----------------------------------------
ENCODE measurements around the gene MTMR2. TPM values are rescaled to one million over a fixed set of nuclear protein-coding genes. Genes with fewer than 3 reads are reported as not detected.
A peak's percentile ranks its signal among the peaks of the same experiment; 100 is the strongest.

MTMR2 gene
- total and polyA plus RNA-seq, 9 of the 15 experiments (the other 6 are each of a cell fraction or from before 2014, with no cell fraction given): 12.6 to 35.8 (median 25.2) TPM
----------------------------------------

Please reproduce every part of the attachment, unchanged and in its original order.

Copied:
ENCODE measurements around the gene MTMR2. TPM values are rescaled to one million over a fixed set of nuclear protein-coding genes. Genes with fewer than 3 reads are reported as not detected.
A peak's percentile ranks its signal among the peaks of the same experiment; 100 is the strongest.

MTMR2 gene
- total and polyA plus RNA-seq, 9 of the 15 experiments (the other 6 are each of a cell fraction or from before 2014, with no cell fraction given): 12.6 to 35.8 (median 25.2) TPM